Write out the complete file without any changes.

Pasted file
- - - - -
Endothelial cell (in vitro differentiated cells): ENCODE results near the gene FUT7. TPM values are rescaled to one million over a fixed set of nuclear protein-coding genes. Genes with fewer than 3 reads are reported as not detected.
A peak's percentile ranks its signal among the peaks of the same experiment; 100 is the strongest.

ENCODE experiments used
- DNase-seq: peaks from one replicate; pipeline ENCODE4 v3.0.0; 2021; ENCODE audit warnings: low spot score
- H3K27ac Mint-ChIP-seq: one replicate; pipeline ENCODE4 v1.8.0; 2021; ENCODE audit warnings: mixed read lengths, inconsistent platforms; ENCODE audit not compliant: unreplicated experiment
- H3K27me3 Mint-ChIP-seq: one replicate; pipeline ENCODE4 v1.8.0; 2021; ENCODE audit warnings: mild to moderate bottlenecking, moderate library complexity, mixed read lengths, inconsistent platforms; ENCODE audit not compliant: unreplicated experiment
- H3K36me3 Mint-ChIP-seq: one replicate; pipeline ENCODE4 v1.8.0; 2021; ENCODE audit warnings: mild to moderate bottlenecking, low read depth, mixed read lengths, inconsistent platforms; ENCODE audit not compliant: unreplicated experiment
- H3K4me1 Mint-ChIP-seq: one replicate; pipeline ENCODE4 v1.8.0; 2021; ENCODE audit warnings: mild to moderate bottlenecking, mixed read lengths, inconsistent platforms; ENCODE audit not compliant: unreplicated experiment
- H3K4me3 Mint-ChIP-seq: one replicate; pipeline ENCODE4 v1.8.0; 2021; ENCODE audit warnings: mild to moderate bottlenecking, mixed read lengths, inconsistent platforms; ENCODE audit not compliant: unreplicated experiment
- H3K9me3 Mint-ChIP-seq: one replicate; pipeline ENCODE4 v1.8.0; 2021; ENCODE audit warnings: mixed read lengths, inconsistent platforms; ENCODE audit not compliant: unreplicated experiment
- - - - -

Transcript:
Endothelial cell (in vitro differentiated cells): ENCODE results near the gene FUT7. TPM values are rescaled to one million over a fixed set of nuclear protein-coding genes. Genes with fewer than 3 reads are reported as not detected.
A peak's percentile ranks its signal among the peaks of the same experiment; 100 is the strongest.

ENCODE experiments used
- DNase-seq: peaks from one replicate; pipeline ENCODE4 v3.0.0; 2021; ENCODE audit warnings: low spot score
- H3K27ac Mint-ChIP-seq: one replicate; pipeline ENCODE4 v1.8.0; 2021; ENCODE audit warnings: mixed read lengths, inconsistent platforms; ENCODE audit not compliant: unreplicated experiment
- H3K27me3 Mint-ChIP-seq: one replicate; pipeline ENCODE4 v1.8.0; 2021; ENCODE audit warnings: mild to moderate bottlenecking, moderate library complexity, mixed read lengths, inconsistent platforms; ENCODE audit not compliant: unreplicated experiment
- H3K36me3 Mint-ChIP-seq: one replicate; pipeline ENCODE4 v1.8.0; 2021; ENCODE audit warnings: mild to moderate bottlenecking, low read depth, mixed read lengths, inconsistent platforms; ENCODE audit not compliant: unreplicated experiment
- H3K4me1 Mint-ChIP-seq: one replicate; pipeline ENCODE4 v1.8.0; 2021; ENCODE audit warnings: mild to moderate bottlenecking, mixed read lengths, inconsistent platforms; ENCODE audit not compliant: unreplicated experiment
- H3K4me3 Mint-ChIP-seq: one replicate; pipeline ENCODE4 v1.8.0; 2021; ENCODE audit warnings: mild to moderate bottlenecking, mixed read lengths, inconsistent platforms; ENCODE audit not compliant: unreplicated experiment
- H3K9me3 Mint-ChIP-seq: one replicate; pipeline ENCODE4 v1.8.0; 2021; ENCODE audit warnings: mixed read lengths, inconsistent platforms; ENCODE audit not compliant: unreplicated experiment